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A car crash changed my life. The accident itself hardly mattered — I walked away sore but unhurt. Instead, a post-crash blood test sounded an early warning for a rare disease that would spin my life in directions I could never have anticipated.

I have dysferlinopathy, also known as Miyoshi myopathy and distal muscular dystrophy. My body has trouble making a protein called dysferlin, which is needed to build and repair muscle tissue. Without functional dysferlin, the muscles in my body have been wasting away for the last eight years, when I first started experiencing symptoms.

My journey with this rare disease — it affects about four people in a million — started with a car crash in my hometown of West Hartford, Conn., in 2003. A pickup truck plowed into the passenger side of my friend’s car, where I was sitting. Somehow, I emerged uninjured. But routine tests in the emergency room showed an alarming amount of creatine kinase, a marker of muscle damage, in my bloodstream. Instead of hovering around 200, my level was in the tens of thousands.


The rest of that year, my senior year of high school, was a long, frustrating diagnostic odyssey. It took 10 months to confirm I had dysferlinopathy. I thought it was an odd diagnosis, since I felt perfectly healthy and loved to play basketball.

Since there aren’t any treatments for dysferlinopathy, it was only a matter of time before symptoms appeared. When they did, announcing the appearance of the disease with fatigue and falls, my life dissolved into turmoil. The physical challenges were formidable, but the mental challenges were often worse. I suffered from panic attacks and fell into a deep depression.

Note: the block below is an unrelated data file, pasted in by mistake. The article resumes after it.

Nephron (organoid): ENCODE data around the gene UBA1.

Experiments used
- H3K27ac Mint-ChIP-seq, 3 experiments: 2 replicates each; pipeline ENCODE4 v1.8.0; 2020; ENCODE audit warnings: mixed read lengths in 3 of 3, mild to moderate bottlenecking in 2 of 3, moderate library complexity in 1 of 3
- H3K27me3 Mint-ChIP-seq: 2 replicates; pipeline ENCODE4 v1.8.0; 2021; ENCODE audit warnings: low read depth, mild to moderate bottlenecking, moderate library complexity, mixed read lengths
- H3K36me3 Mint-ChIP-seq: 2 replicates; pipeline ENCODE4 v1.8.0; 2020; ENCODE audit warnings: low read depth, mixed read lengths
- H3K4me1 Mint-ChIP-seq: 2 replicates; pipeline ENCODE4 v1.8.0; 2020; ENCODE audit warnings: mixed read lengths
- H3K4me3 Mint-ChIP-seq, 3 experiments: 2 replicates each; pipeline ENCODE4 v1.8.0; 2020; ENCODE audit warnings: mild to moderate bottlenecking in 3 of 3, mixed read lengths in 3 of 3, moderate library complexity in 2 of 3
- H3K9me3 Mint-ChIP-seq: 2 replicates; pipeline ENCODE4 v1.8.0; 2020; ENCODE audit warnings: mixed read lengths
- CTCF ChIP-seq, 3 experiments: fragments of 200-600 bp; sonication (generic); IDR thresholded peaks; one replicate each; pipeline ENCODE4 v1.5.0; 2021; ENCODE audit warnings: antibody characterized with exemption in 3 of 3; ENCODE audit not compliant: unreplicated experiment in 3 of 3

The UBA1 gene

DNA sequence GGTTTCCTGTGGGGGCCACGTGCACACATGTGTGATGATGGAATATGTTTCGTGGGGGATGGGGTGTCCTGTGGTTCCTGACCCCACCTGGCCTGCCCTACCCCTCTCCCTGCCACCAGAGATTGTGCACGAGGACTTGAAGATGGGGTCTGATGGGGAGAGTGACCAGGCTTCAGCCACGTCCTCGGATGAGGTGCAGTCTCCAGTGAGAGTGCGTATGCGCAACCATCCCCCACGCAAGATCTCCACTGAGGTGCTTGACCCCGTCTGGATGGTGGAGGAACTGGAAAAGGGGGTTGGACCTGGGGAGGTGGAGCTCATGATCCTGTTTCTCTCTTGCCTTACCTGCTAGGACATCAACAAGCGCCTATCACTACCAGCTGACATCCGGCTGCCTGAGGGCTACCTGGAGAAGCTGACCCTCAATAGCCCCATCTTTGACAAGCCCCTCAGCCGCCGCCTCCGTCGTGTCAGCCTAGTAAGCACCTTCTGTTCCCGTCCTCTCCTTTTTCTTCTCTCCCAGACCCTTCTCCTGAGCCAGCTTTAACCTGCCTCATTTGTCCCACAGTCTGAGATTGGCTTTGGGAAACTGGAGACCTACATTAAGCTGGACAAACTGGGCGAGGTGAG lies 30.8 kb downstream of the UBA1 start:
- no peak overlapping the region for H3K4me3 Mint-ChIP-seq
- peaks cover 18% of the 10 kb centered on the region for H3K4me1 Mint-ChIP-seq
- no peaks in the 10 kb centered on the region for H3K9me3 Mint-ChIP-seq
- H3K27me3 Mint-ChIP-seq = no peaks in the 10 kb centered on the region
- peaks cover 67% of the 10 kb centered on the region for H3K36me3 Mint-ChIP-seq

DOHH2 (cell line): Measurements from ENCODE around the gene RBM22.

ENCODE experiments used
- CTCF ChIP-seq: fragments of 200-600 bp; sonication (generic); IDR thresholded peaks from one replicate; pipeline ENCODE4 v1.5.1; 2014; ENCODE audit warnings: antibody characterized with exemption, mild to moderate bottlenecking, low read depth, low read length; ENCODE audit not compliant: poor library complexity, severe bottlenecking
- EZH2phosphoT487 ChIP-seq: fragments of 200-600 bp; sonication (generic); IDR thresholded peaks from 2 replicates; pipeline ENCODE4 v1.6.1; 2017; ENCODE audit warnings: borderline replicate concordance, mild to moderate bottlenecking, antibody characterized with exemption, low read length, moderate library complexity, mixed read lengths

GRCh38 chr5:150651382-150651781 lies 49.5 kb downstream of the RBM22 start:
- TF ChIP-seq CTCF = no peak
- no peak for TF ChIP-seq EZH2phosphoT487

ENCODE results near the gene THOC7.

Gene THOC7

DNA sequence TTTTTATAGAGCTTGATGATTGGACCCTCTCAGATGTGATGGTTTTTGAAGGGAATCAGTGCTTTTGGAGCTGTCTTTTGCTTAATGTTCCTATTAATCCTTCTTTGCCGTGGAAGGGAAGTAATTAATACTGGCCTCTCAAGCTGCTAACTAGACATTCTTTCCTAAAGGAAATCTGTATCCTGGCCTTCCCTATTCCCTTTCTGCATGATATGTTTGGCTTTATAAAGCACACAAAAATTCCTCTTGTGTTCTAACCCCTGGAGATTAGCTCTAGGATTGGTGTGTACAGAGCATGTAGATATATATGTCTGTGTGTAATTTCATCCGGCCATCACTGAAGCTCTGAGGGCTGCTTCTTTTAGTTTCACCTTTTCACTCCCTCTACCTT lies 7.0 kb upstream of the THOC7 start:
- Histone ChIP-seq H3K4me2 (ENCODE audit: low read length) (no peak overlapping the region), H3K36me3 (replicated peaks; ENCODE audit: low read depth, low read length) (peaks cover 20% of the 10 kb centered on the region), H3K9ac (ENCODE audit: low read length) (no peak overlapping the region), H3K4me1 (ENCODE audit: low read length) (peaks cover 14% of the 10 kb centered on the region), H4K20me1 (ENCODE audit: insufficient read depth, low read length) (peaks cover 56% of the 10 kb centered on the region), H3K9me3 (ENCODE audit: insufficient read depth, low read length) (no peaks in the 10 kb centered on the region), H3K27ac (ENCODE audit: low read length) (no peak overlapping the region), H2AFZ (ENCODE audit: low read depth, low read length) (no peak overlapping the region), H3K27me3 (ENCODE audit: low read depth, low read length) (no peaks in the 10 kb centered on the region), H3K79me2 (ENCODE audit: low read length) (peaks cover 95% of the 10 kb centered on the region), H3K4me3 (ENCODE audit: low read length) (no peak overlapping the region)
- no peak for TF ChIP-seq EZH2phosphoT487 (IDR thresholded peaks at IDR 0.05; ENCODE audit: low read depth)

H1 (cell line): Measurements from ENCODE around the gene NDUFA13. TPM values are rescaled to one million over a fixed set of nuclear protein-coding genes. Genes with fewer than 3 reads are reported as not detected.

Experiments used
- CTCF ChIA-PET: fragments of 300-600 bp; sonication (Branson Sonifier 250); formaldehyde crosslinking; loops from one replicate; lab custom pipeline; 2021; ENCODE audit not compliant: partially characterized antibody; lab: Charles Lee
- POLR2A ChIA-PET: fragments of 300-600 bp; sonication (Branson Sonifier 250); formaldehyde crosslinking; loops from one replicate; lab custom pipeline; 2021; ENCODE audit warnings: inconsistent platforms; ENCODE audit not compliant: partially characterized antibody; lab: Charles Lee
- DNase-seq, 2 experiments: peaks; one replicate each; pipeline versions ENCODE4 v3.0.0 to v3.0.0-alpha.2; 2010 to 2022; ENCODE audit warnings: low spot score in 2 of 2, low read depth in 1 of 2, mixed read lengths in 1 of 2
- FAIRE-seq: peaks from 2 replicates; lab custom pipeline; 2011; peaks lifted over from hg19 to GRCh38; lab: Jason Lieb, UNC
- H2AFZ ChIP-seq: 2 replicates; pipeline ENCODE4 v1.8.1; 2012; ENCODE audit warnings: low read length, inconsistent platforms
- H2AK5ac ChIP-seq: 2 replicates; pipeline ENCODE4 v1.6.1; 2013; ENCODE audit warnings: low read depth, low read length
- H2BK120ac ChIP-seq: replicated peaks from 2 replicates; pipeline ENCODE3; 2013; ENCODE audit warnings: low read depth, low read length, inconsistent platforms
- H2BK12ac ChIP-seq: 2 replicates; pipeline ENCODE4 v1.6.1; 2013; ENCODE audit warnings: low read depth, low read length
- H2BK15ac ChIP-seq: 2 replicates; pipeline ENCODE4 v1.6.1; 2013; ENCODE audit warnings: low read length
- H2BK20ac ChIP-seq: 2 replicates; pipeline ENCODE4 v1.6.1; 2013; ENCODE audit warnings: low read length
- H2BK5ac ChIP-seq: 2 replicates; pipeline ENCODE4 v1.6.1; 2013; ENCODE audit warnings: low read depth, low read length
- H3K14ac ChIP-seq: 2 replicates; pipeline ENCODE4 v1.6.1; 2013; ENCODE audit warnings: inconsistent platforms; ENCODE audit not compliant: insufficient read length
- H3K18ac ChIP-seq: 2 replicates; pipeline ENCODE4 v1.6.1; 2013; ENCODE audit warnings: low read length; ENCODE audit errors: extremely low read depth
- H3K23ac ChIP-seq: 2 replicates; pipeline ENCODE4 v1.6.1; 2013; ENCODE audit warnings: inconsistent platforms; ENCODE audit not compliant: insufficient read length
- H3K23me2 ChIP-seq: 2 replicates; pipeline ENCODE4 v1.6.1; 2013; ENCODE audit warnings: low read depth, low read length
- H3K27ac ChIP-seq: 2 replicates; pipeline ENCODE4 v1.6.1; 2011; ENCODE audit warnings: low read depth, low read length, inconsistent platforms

What made it so difficult was the feeling of isolation. I no longer felt like I belonged to the world of the able-bodied. Worse, I didn’t know anyone who truly understood my situation.

After growing tired of sulking, I slowly picked myself up. I decided to focus on what this disease could not take away from me. One event that helped me was a conference I attended in 2013 sponsored by the Jain Foundation — an organization whose mission is to find a cure for my disease. There I finally met other people with dysferlinopathy.

It was an uplifting experience, one that I wish happened years earlier. These people got it — they knew what it felt like to go from ability to disability right when the whole world was finally at your fingertips. I didn’t have to explain to them what I was feeling; they understood just through eye contact and a handshake.

Being an advocate for my disease has pushed me toward a career in health care. One goal that dysferlinopathy could not take away from me was to get my MBA. I’m now enrolled in the graduate school of management at Boston College, graduating in May. It is not the easiest campus to navigate with a muscle disease, but I am not letting logistics get in the way of my goals.

Over the years, I have met many other people who are living with rare diseases of their own. No one wants to be in this club. But once you are ready to accept membership, I’ve found that there is a community out there who will embrace you with open arms.

On Monday I’m marking Rare Disease Day by speaking at a ceremony at the Massachusetts State House. This celebration is a great reminder that when all of us with rare and mystifying diseases are put together, we are one big community, and we are not alone on this journey.

Christopher Anselmo is a student in the Carroll School of Management at Boston College. He blogs at

  • I am in the same boat as you are. Finally diagnosed 10 years after first symptoms I am grateful that I can still walk ,drive, and work although I had to wave my nursing career goodbye. I do admin work now.

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